Male

Album Review of Male by Natalie Imbruglia.

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Male

Natalie Imbruglia

Male by Natalie Imbruglia

Release Date: Jul 31, 2015
Record label: Sony Music
Genre(s): Pop/Rock, Adult Alternative Pop/Rock, Alternative/Indie Rock, Contemporary Singer/Songwriter, Alternative Pop/Rock

64 Music Critic Score
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Male - Fairly Good, Based on 3 Critics

AllMusic - 70
Based on rating 7/10
70

Returning from an extended absence -- she hasn't made an album since 2009's Come to Life and hasn't seen a record released in the U.S. since 2001's White Lilies Island, which was the sequel to her 1997 blockbuster Left of the Middle; a long time gone, in other words -- Natalie Imbruglia lands upon an interesting concept for her comeback: take 12 songs written by male singer/songwriters and recast them as feminine. For Imbruglia, this means reviving the hazy focus of her global blockbuster "Torn," a feel created with soft, strummed guitars and clear vocals, a sound that suits a middle-aged singer as comfortably as it does a young one, perhaps even a touch better.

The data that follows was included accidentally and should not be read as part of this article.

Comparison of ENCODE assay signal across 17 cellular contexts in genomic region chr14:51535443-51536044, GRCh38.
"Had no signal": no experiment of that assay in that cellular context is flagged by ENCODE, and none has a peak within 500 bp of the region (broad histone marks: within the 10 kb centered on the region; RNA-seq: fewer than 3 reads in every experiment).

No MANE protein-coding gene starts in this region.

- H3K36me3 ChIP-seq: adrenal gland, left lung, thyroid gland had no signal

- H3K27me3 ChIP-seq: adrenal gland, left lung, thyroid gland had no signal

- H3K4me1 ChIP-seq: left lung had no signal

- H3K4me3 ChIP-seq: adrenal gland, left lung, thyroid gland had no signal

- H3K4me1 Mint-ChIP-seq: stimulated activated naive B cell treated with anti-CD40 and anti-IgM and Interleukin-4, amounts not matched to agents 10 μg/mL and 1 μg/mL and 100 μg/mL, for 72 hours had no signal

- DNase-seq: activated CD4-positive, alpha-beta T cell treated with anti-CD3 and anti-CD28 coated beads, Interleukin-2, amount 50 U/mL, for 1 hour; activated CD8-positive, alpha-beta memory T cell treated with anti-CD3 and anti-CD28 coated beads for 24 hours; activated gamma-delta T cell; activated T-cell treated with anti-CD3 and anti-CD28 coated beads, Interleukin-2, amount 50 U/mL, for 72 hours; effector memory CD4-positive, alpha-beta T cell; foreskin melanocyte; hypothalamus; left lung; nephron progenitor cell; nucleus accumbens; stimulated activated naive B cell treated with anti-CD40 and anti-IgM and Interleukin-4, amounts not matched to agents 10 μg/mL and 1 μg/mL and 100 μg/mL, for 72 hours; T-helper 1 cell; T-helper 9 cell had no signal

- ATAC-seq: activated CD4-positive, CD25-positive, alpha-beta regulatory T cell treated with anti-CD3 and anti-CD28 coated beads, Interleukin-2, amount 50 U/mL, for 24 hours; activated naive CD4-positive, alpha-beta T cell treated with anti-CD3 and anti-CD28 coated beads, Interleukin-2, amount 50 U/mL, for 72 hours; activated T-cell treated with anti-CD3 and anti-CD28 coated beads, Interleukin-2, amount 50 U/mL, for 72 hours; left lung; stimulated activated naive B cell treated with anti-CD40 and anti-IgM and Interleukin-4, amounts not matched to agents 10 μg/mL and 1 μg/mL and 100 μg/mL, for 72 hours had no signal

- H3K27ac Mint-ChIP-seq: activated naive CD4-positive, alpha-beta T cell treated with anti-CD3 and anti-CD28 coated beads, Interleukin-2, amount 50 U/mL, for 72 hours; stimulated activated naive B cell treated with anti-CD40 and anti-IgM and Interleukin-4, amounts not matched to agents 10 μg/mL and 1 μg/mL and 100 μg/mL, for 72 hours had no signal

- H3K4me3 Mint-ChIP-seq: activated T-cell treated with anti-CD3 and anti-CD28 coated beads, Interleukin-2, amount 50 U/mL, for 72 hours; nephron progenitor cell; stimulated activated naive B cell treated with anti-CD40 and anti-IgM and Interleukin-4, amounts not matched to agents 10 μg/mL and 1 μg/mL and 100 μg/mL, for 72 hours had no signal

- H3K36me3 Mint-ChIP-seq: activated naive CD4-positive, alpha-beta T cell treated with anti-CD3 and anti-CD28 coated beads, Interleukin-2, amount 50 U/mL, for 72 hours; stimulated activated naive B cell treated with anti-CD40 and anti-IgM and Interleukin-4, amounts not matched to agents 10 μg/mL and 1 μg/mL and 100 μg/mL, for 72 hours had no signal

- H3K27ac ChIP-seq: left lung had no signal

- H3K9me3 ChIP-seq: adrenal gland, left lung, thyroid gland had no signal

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The Guardian - 60
Based on rating 3/5
60

Initial signs do not bode well for Natalie Imbruglia’s first album in six years. Male is a covers album full of songs made famous by, you guessed it, male artists. In interviews Imbruglia has described covering female artists as “scarier” and said it would be “more fun” to cover men. “Somehow when you flipped the sex you got a different interpretation straight away,” she said.

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Rolling Stone - 60
Based on rating 3/5
60

If you always dreamed you'd get a chance to hear Natalie Imbruglia sing "I Melt With You," your future just got a little more open wide. This Australian pop thrush broke hearts around the world back in the Nineties with her classic karaoke weeper "Torn," and Male has that same lying-naked-on-the-floor vibe: Imbruglia covers 12 songs made famous by dude acts, including Neil Young, Tom Petty, Pete Townshend, Death Cab for Cutie and Zac Brown Band. The ache in her voice oddly suits Daft Punk's "Instant Crush" and Iron and Wine's "Naked as We Came." The best moment is the most bizarre: Imbruglia turns the Cure's "Friday I'm in Love" into a country hoedown, complete with a so-not-goth banjo solo.

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